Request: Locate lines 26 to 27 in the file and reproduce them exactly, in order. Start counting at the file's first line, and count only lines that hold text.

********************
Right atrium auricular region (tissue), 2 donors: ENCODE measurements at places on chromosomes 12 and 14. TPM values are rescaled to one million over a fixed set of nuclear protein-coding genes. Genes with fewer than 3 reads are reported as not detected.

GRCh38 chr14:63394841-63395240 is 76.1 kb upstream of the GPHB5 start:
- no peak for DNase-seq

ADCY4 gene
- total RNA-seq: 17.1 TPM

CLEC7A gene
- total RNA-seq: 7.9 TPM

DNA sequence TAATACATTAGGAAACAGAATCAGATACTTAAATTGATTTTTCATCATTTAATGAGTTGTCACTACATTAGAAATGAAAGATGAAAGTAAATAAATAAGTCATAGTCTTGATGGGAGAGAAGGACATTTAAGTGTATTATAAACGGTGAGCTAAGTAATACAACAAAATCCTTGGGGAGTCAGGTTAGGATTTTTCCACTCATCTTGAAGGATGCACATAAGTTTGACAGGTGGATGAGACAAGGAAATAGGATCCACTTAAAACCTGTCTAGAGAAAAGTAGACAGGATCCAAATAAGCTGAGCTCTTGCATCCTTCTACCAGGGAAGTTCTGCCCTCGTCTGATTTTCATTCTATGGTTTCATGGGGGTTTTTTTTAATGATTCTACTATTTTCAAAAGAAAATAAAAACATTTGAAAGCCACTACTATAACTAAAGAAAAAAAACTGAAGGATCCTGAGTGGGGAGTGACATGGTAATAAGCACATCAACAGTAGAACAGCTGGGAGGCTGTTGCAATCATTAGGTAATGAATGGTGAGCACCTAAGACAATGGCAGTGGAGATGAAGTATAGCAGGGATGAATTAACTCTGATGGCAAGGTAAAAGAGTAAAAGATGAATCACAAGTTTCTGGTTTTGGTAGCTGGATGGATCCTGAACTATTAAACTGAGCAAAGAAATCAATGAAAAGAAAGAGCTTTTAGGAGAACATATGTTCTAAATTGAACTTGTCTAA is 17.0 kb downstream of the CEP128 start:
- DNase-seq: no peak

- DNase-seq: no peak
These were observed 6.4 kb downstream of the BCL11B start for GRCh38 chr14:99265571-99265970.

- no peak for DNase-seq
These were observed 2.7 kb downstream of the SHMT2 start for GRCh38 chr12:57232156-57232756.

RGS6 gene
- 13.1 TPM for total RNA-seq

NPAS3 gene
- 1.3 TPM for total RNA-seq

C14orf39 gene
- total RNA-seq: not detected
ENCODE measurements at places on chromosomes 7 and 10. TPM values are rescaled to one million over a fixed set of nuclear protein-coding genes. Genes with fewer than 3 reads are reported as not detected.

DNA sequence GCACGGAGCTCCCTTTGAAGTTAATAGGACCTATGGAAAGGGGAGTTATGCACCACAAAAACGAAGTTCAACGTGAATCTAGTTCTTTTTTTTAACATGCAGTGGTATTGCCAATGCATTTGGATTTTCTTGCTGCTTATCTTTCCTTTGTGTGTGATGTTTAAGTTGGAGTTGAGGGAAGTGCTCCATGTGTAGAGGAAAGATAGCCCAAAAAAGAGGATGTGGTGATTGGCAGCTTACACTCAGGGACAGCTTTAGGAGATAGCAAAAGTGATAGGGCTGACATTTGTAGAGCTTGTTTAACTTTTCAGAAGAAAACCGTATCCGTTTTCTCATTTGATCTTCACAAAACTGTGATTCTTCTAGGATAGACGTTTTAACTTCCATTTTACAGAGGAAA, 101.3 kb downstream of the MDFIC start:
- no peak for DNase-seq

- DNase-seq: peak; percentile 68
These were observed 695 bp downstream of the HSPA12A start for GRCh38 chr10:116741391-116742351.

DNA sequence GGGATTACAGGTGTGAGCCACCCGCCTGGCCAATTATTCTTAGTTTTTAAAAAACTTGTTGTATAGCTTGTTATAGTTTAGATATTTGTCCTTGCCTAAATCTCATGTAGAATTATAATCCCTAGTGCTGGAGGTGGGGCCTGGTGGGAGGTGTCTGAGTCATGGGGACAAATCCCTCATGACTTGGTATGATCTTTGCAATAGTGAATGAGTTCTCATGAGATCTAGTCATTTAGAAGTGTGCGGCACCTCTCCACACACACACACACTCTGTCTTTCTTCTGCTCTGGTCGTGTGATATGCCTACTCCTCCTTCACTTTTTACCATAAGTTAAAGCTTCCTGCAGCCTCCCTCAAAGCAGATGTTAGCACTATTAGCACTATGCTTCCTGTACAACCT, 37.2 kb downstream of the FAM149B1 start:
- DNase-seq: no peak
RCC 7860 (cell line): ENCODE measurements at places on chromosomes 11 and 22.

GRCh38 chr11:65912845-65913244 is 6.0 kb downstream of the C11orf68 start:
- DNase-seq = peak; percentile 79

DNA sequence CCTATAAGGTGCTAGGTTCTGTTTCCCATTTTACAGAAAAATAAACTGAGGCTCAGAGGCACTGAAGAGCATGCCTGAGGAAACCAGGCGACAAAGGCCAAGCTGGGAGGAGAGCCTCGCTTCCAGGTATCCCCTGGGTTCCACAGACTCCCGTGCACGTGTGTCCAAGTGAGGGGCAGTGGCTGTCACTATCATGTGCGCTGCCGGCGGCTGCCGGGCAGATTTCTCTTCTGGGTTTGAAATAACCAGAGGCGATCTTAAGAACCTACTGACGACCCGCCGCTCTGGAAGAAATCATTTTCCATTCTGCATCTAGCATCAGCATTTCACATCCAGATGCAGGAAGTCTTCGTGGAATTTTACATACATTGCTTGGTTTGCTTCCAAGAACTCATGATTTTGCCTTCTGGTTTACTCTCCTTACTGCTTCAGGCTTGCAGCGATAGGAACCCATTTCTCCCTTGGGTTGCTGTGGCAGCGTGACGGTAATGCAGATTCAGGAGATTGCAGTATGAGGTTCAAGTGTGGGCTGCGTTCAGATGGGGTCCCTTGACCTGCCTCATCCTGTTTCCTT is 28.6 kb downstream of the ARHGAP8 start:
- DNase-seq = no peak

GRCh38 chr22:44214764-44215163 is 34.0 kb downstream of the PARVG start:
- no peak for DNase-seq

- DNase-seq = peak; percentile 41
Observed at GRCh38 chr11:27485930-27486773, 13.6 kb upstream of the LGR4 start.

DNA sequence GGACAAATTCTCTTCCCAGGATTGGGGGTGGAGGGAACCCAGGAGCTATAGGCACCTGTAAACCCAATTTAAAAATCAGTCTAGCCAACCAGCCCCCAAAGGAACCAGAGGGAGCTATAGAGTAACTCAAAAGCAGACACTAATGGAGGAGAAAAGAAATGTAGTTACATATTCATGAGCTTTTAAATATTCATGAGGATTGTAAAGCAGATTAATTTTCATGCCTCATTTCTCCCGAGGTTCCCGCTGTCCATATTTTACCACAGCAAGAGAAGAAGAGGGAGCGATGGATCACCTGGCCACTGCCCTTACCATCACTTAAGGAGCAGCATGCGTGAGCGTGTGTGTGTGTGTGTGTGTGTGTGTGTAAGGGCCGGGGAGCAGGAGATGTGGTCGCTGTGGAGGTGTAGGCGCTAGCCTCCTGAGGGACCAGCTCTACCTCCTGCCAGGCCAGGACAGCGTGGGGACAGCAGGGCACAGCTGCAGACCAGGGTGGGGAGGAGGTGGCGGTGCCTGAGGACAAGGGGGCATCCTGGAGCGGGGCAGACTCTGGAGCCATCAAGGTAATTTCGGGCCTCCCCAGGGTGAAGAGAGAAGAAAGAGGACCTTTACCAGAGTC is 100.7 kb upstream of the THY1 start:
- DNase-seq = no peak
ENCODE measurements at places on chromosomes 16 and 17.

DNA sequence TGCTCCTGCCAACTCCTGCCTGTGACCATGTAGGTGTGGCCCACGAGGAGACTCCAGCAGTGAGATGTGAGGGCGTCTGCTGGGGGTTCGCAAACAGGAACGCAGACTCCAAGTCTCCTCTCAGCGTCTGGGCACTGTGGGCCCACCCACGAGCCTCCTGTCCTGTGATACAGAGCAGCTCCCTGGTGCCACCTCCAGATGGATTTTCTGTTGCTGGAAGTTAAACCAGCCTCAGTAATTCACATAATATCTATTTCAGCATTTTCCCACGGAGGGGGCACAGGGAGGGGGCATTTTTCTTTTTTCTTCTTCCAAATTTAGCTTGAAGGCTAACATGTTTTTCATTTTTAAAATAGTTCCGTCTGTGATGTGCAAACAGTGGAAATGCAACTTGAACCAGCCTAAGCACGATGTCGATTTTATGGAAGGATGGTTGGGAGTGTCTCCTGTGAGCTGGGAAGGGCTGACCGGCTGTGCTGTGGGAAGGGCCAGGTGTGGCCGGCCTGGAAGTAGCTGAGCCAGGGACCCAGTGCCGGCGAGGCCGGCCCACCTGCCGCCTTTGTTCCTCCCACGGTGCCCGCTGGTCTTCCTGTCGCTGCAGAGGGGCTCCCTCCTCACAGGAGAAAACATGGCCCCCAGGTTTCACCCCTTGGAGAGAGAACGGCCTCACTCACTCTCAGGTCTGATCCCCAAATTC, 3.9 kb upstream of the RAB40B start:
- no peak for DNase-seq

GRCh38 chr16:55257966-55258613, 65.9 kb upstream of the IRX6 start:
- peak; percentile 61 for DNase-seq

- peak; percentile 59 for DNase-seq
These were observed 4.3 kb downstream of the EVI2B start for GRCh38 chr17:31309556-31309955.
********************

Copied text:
- DNase-seq: no peak
RCC 7860 (cell line): ENCODE measurements at places on chromosomes 11 and 22.